In order to provide superior animal care, veterinarians rely on the skills of technicians. As such, many technicians work in private clinics, animal hospitals, and veterinary testing laboratories. They conduct a variety of clinical and laboratory procedures, including postoperative care, dental care, and specialized nursing care. Technicians who work in research-related jobs do similar work. For example, they are responsible for making sure that animals are handled carefully and humanely. They commonly help veterinarians or scientists on research projects in areas such as biomedical research, disaster preparedness, and food safety. Technicians most often work with small-animal practitioners who care for cats and dogs, but they also may do a variety of tasks involving mice, rats, sheep, pigs, cattle, and birds.
Technicians can specialize in a particular discipline. Specialties include dental technology, anesthesia, emergency and critical care, and zoological medicine.
Veterinary Technicians usually have a 2-year associate’s degree in a veterinary technology program. They generally work in private clinical practices under the guidance of a licensed veterinarian. Technicians may perform laboratory tests, such as a urinalysis, and help veterinarians conduct a variety of other diagnostic tests. Although some of their work is done in a laboratory setting, many technicians also talk with animal owners. For example, they explain a pet’s condition or how to administer medication prescribed by a veterinarian.
Veterinary Technicians typically do the following:
- Observe the behavior and condition of animals
- Provide nursing care or emergency first aid to recovering or injured animals
- Administer anesthesia to animals and monitor their responses
- Collect laboratory samples, such as blood, urine, or tissue, for testing
- Perform laboratory tests, such as urinalyses and blood counts
- Take and develop x rays
- Prepare animals and instruments for surgery
- Administer medications, vaccines, and treatments prescribed by a veterinarian
- Collect and record patients’ case histories
Veterinary technologists and technicians typically work in private clinics, laboratories, and animal hospitals. They may also work in boarding kennels, animal shelters, rescue leagues, and zoos. Their jobs may be physically or emotionally demanding. For example, they may witness abused animals or may need to help euthanize sick, injured, or unwanted animals.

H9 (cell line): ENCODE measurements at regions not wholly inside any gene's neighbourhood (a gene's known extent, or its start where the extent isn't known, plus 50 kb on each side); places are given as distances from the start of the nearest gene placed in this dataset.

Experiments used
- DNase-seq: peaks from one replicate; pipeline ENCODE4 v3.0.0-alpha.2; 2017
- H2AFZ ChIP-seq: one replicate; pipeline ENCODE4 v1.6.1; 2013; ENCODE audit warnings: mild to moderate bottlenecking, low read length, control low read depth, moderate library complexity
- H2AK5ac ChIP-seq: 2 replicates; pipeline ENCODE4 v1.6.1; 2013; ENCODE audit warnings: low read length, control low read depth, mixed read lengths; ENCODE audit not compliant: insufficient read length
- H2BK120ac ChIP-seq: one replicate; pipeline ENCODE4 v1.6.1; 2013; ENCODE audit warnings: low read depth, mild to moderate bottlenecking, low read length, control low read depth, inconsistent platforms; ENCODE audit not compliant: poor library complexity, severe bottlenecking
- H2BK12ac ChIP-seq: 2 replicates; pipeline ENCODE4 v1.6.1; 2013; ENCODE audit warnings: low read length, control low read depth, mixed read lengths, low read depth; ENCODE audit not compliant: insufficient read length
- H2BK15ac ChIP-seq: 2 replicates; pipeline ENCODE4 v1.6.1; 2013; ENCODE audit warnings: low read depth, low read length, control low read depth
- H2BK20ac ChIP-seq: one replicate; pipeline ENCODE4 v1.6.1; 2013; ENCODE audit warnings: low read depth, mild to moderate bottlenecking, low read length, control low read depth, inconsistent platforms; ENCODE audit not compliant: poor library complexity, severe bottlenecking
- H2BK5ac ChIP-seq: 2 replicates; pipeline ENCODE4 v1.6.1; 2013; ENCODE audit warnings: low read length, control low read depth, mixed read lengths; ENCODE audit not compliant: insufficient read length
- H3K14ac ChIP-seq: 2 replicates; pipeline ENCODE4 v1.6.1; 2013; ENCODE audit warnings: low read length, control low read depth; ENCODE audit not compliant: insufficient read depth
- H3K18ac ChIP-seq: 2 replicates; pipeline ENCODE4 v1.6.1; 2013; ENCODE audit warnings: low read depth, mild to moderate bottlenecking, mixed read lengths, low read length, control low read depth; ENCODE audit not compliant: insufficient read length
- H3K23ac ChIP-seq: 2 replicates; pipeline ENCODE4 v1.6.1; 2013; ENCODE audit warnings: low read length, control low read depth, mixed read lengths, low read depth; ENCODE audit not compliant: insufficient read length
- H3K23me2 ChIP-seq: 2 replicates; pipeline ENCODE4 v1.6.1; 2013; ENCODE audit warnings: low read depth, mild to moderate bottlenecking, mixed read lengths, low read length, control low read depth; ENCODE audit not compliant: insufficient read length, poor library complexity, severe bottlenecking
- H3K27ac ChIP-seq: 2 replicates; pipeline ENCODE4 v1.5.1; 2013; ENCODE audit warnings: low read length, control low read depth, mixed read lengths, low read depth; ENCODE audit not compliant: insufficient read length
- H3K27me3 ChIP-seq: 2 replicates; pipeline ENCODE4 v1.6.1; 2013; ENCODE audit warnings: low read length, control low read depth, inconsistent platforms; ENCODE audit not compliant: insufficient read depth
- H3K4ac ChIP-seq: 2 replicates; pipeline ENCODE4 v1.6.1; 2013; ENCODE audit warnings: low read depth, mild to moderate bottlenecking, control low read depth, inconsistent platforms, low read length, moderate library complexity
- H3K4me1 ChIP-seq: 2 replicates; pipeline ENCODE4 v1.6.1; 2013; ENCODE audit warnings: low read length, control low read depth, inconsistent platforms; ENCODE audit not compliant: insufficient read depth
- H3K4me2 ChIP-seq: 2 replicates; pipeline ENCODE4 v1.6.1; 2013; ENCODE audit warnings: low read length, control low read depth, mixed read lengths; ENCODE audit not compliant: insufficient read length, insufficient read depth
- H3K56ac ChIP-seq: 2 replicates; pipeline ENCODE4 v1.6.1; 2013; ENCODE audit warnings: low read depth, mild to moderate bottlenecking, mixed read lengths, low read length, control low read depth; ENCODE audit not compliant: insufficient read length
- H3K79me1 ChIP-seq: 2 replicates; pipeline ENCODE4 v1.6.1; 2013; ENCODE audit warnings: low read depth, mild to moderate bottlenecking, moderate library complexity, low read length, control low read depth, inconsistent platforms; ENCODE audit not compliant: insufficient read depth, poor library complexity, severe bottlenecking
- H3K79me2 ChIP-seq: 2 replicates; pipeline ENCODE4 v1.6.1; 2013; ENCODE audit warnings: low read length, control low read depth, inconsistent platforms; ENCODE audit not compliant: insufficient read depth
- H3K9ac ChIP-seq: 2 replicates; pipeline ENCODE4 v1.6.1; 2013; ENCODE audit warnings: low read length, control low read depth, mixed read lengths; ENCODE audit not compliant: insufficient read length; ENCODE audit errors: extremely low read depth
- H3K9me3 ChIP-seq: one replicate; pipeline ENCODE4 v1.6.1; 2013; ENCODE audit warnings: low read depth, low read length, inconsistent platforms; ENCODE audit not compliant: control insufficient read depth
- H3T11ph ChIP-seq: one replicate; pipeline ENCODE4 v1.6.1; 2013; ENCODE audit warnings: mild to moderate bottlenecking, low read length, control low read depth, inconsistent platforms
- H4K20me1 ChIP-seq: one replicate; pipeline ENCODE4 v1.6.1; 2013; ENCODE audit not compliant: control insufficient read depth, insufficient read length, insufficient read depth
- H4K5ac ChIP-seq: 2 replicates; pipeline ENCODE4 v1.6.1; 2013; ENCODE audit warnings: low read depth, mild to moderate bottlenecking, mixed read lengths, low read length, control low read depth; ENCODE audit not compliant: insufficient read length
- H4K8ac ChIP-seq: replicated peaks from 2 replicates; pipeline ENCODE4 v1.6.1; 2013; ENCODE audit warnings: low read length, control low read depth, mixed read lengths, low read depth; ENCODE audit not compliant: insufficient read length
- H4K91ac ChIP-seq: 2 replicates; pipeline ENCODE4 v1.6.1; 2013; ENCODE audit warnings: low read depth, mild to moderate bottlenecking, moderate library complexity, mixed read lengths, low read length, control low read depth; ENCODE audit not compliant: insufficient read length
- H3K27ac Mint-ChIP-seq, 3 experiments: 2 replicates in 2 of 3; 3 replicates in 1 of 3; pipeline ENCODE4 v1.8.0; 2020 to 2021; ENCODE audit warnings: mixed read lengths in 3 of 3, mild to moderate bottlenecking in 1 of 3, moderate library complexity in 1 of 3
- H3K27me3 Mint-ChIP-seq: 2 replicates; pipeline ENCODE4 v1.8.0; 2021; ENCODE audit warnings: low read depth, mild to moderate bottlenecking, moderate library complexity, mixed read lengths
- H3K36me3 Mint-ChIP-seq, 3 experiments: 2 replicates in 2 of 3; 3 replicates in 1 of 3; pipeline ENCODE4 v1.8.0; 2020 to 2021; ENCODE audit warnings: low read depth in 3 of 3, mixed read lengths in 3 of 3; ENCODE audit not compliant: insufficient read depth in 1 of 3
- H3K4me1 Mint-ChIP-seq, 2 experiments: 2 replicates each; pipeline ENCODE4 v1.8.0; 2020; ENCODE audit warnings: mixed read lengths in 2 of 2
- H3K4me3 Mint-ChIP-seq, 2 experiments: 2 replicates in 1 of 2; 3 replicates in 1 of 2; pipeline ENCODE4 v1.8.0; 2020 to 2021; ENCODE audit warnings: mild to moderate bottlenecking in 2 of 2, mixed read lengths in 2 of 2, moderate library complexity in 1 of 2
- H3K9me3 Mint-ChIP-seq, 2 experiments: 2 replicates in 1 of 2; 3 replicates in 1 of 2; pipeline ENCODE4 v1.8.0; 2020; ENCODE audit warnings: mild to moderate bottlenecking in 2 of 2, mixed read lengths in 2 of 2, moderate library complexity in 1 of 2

Communication skills. Veterinary technologists and technicians spend a substantial amount of their time communicating with supervisors, animal owners, and other staff. In addition, a growing number of technicians counsel pet owners on animal behavior and nutrition.
Compassion. Veterinary technologists and technicians must treat animals with kindness and must be sensitive when dealing with the owners of sick pets.
Detail oriented. Veterinary technologists and technicians must pay attention to details and be precise when recording information, performing diagnostic tests, and administering medication.
Manual dexterity. Veterinary technologists and technicians must handle animals, medical instruments, and laboratory equipment with care. They also do intricate tasks, such as dental work, giving anesthesia, and taking x rays, which require a steady hand.
Problem-solving skills. Veterinary technologists and technicians need strong problem-solving skills in order to identify injuries and illnesses and offer the appropriate treatment.
Employment of veterinary technologists and technicians is projected to grow 30 percent from 2012 to 2022, much faster than the average for all occupations. Because veterinarians perform specialized tasks, clinics and animal hospitals are increasingly using veterinary technologists and technicians to provide more general care and perform more laboratory work. Furthermore, veterinarians will continue to prefer higher skilled veterinary technologists and technicians over veterinary assistants for more complex work. There will also be demand for veterinary technicians in areas such as public health, food and animal safety, national disease control, and biomedical research on human health problems.
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Statistics, B. o. (2014, January 8). Veterinary Technologists and Technicians. Retrieved from Bureau of Labor Statistics: www.bls.gov/ooh/healthcare/veterinary-technologists-and-technicians.htm#tab-1